Wednesday, March 30, 2016

Death Valley Petroglyphs: "Spectre Wash"

Spirit Bighorn
Once again out in the remote wild lands that compose most of Western Death Valley, we stumbled upon a site I have found little documentation on. Interestingly, it currently has no vandalism anywhere, though equally interesting was the lack of lithic scatter at the site, or flecks from point making by the natives.

The rock here is a porous basalt/andesite, and the petroglyphs here were very deep, and many were also clearly very very old. Many of them were completely varnished over, detectable only by standing at the right angle with the sun glare exposing the divots where the glyph is. 

Panels here were largely Coso in style, with a few bighorns and a few anthropomorphic people in the mix as well. More recent glyphs are probably from the Timbisha Shoshone, a few hundred to over a thousand years, while the oldest are likely at least 8,000 years old.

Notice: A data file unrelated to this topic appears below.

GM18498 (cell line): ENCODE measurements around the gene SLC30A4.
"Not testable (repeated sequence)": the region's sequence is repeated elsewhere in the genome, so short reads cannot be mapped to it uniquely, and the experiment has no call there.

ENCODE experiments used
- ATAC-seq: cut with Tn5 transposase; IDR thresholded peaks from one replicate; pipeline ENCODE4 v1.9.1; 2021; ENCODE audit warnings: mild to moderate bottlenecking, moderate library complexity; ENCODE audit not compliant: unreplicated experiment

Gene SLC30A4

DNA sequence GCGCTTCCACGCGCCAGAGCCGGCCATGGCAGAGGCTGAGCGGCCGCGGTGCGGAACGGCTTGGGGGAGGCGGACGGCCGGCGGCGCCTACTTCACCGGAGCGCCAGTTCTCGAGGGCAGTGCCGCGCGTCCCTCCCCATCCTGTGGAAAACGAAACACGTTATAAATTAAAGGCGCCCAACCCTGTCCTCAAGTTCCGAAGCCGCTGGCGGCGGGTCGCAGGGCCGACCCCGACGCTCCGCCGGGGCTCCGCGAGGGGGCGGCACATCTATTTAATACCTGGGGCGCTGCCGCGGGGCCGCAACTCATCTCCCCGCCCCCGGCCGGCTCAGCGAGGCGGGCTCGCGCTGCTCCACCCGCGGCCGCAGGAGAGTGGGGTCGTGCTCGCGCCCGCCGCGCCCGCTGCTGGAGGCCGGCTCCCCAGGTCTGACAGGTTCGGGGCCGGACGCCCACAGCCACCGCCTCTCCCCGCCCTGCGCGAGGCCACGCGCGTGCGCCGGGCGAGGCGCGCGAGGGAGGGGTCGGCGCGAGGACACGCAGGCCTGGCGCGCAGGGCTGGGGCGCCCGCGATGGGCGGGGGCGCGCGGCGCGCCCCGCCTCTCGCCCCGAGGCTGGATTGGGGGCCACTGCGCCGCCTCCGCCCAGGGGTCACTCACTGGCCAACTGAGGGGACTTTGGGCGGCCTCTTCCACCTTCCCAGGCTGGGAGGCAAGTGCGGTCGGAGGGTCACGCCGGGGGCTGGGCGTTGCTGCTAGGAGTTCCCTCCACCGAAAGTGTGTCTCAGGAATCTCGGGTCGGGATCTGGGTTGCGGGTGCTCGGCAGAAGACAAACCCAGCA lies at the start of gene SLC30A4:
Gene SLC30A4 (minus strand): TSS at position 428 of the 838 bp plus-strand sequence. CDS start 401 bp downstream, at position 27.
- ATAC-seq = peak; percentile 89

Friday, March 25, 2016

Death Valley Petroglyphs: "Lithos Canyon"

One of many large panels in the canyon.
Perched in a remote canyon in the high deserts above Death Valley National Park is a stunning remnant of peoples who were here long before us. This is one of the most impressive petroglyph sites I have visited; with the quiet, dark canyon walls backed by the towering granite mountains behind. Entire herds of pecked-in bighorn sheep of the Coso style, and endless anthropomorphs (human-like) and abstract designs, punctuated by spirals and sunbursts. The petroglyphs are peppered with signs of much later life; miner and rancher graffiti also appears in this canyon, and most of it is quite old, though overshadowed by the tremendous age and complexity of these ancient drawings whose meaning will probably never be known for certain.